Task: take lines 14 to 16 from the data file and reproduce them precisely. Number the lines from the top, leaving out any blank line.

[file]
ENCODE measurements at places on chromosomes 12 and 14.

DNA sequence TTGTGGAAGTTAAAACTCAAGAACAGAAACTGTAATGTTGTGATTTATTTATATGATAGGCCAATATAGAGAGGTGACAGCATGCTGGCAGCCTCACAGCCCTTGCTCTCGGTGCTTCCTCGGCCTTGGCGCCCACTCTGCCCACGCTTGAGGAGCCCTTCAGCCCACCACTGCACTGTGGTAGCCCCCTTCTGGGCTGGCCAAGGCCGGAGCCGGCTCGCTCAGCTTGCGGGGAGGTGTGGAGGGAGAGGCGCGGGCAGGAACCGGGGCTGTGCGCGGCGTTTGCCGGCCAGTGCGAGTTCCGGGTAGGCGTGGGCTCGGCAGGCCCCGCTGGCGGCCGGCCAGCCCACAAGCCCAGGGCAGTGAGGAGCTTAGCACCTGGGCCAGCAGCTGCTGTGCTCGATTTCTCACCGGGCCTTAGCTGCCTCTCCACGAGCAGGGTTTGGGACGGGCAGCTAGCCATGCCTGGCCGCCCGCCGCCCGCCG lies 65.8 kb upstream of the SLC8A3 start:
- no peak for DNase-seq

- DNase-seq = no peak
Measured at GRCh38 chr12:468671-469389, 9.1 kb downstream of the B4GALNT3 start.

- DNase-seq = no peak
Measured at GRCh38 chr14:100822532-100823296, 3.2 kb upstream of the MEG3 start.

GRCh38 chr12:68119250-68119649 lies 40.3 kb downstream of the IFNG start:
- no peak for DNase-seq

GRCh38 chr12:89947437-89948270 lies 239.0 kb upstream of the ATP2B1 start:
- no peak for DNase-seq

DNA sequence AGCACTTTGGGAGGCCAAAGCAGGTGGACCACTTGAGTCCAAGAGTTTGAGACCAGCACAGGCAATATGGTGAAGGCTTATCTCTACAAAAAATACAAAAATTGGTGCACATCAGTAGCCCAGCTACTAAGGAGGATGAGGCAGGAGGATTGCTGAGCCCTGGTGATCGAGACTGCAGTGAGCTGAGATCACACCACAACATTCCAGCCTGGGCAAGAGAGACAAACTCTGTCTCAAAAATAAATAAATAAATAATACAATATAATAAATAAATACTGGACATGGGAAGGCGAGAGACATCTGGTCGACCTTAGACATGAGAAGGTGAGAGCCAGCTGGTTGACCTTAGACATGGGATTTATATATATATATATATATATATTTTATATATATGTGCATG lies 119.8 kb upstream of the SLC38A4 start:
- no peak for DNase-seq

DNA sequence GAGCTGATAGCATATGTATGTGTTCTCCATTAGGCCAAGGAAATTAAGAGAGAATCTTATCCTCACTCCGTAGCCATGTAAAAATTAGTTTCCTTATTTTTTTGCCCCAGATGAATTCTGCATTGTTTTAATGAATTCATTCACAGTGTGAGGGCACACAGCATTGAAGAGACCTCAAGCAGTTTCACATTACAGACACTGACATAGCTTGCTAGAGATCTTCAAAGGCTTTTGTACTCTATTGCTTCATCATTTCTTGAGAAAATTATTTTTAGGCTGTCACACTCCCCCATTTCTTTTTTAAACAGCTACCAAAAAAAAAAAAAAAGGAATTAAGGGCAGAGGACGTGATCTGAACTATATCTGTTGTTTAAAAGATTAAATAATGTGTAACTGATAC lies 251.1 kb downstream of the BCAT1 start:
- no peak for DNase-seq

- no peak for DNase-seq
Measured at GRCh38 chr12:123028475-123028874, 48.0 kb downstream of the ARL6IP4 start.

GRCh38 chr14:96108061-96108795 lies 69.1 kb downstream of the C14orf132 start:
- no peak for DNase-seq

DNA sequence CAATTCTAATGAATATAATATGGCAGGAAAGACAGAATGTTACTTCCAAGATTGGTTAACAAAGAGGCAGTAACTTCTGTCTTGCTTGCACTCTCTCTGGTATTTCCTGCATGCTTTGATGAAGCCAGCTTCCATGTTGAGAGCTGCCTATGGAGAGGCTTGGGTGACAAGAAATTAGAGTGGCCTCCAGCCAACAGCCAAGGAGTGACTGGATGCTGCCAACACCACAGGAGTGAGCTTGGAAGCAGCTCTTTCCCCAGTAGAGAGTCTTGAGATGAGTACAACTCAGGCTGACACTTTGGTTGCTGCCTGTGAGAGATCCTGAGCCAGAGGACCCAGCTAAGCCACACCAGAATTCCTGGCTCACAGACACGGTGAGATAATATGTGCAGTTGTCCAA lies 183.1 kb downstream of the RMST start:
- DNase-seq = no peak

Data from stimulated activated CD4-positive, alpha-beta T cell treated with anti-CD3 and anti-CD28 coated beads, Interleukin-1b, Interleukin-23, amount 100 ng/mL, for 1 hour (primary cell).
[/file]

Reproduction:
DNA sequence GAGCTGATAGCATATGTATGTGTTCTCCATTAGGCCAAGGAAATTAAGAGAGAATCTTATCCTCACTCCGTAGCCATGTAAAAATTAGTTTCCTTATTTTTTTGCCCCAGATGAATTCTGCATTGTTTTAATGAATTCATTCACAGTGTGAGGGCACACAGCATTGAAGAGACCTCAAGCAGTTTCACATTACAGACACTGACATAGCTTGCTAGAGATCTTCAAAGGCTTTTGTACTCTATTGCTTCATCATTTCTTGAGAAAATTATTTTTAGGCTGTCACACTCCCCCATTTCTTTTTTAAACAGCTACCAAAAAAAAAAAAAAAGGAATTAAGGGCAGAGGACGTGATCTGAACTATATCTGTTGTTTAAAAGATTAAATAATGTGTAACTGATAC lies 251.1 kb downstream of the BCAT1 start:
- no peak for DNase-seq

- no peak for DNase-seq